Tokyo has been chosen to host the 2020 summer Olympics. The Japanese capital beat out Istanbul and Madrid, and fought off concerns surrounding radioactive leaks from the Fukushima nuclear plant.
Members of the International Olympic Committee (IOC) unveiled Tokyo as host on Saturday at a meeting in Buenos Aires. Japan last hosted the games in 1964. Istanbul finished runner up on the ballot with 36 votes to Tokyo's 60 after eliminating Madrid in a dramatic first-round tie.
Tokyo had presented itself as a safe and financially reliable host city option in what they called "uncertain times," but had to work to convince IOC members that concerns over radiological leaks from the Fukushima plant were unfounded.
"Let me assure you that the situation is under control," Japanese Prime Minister Shinzo Abe told IOC members a few hours before the vote. "It has never done and will never do any damage to Tokyo."
A 2011 earthquake and tsunami badly damaged the Fukushima Daiichi Nuclear Power Station, located some 220 kilometers (140 miles) north of the capital. Last week, the Nuclear Regulation Authority increased the severity of the leak at the plant from level 1 to level 3, or "serious incident," after it was discovered that 300 tons of radioactive water had escaped from a storage tank.
In response to the crisis, the Japanese government on Tuesday pledged 47 billion yen ($473 million, 359 million euros) to help prevent the contaminated water from flowing into the groundwater.
Despite the Fukushima concerns, Japan had been considered the frontrunner to win the games. The country had finished third in the running for the 2016 Olympics, which were eventually awarded to Brazil.
The 2020 Olympiad marks the fourth time Japan will host the Olympics. In addition to the summer games nearly five decades ago, Nagano (1998) and Sapporo (1972) have hosted the winter games. Saturday's result also means that Asia will have consecutive Olympics, with the South Korean resort of Pyeongchang set to play host to the 2018 winter games.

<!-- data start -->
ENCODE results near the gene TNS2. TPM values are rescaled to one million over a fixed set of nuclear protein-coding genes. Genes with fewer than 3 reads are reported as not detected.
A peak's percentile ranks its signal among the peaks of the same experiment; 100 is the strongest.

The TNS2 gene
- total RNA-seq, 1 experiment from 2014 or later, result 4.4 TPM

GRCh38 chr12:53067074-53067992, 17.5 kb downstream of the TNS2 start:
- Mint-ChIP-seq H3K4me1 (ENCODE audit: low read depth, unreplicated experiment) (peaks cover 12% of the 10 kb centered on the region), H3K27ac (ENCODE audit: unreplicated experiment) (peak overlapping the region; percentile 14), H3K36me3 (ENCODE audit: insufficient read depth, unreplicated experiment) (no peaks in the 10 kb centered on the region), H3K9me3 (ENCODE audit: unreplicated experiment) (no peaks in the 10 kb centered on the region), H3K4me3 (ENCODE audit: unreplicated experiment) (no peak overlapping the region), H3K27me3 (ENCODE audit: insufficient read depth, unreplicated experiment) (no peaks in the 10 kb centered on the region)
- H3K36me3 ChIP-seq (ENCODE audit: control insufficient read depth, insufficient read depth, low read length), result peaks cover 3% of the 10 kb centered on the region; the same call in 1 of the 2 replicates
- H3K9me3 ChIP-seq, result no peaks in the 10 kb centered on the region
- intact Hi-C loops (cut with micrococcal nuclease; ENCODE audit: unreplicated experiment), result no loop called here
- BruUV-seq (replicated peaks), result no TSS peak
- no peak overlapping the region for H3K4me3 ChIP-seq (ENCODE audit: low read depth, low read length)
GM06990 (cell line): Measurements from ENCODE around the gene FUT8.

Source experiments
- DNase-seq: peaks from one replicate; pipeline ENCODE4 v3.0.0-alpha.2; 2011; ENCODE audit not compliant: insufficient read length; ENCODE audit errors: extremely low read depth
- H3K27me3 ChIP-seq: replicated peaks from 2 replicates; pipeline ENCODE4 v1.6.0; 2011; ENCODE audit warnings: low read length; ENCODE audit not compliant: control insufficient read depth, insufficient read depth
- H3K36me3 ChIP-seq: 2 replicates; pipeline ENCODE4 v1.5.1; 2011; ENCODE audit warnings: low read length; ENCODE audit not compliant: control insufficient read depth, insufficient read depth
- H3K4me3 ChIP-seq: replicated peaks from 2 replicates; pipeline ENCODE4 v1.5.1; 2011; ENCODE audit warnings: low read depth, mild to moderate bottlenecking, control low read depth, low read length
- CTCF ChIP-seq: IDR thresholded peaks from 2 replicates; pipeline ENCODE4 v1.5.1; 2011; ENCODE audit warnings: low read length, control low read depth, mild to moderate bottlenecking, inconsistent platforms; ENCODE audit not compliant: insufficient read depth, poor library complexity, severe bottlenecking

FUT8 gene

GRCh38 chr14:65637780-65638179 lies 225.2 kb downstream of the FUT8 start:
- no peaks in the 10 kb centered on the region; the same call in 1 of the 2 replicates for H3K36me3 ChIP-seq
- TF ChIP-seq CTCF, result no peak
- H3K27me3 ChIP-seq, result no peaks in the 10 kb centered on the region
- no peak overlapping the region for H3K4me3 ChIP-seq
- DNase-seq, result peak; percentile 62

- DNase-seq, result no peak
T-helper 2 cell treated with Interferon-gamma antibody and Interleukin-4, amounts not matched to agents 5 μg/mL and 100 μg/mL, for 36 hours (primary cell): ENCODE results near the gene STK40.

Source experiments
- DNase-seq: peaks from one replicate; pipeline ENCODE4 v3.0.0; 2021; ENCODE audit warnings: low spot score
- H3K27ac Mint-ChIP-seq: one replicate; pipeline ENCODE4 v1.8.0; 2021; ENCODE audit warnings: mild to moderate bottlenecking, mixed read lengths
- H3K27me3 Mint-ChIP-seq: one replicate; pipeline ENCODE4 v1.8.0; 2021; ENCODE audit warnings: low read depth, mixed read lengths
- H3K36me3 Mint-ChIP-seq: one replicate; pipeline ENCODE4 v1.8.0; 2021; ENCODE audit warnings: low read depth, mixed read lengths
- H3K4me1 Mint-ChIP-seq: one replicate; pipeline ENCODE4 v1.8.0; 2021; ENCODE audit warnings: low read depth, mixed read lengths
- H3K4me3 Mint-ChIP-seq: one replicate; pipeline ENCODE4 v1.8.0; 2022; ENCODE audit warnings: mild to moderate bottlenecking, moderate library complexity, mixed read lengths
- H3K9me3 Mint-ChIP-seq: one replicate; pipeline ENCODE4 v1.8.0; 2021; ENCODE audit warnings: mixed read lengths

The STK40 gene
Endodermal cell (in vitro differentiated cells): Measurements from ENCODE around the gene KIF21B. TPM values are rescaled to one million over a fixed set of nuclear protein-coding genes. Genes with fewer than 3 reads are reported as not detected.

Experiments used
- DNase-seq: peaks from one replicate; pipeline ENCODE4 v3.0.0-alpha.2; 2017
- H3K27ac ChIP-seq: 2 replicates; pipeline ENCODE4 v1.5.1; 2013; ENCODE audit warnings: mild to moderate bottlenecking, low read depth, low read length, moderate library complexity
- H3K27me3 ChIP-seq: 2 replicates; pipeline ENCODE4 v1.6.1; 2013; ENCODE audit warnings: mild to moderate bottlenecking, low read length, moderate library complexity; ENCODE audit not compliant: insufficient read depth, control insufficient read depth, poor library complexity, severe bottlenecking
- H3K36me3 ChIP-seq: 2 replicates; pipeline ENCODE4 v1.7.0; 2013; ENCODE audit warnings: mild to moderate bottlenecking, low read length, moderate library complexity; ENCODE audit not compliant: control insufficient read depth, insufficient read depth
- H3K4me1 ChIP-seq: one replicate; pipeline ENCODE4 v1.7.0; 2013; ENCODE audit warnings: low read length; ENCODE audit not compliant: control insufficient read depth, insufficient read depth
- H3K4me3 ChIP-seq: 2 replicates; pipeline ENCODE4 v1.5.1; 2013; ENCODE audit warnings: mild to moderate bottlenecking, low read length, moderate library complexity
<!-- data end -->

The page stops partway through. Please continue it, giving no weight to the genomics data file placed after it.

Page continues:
Istanbul, Madrid fall short
Japan was not the only country that had to downplay domestic concerns in the run-up to the vote.
Turkey had looked to the become the first predominantly Muslim country to host the games, but political issues and the ongoing civil war in neighboring Syria dealt a blow to the country's hopes. Many IOC members were upset with the Turkish government's violent crackdown on protests earlier this summer stemming from the redevelopment of an Istanbul park. There is also rising concern that the unrest in Syria could spill into Turkey as the United States continues to push for military intervention in the conflict.
Madrid had hoped to shed fears of a recession-hit economy and piggyback off the momentum gained by a strong presentation to the IOC in Lusanne in July. Much of the city's necessary infrastructure was already in place and 28 of the 35 proposed venues have already been constructed. But their relatively low-budget bid ultimately proved unsuccessful.
IOC members were seen to have been looking for a safe host city option instead of the more controversial locations for the upcoming games. Next year's Winter Olympics in Sochi have drawn criticism, particularly because of Russia's policies towards gay rights, while Brazil has experienced mass protests related to public spending for the 2014 World Cup and 2016 Rio de Janeiro games.
dr/av (AFP, dpa, AP, Reuters)